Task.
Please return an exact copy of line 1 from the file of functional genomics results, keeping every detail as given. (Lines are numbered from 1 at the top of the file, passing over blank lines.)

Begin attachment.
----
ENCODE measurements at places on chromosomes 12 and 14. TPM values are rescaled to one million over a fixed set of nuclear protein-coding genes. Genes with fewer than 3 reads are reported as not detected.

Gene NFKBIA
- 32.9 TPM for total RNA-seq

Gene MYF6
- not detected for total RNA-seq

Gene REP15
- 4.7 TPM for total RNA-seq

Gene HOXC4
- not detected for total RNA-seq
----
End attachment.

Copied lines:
ENCODE measurements at places on chromosomes 12 and 14. TPM values are rescaled to one million over a fixed set of nuclear protein-coding genes. Genes with fewer than 3 reads are reported as not detected.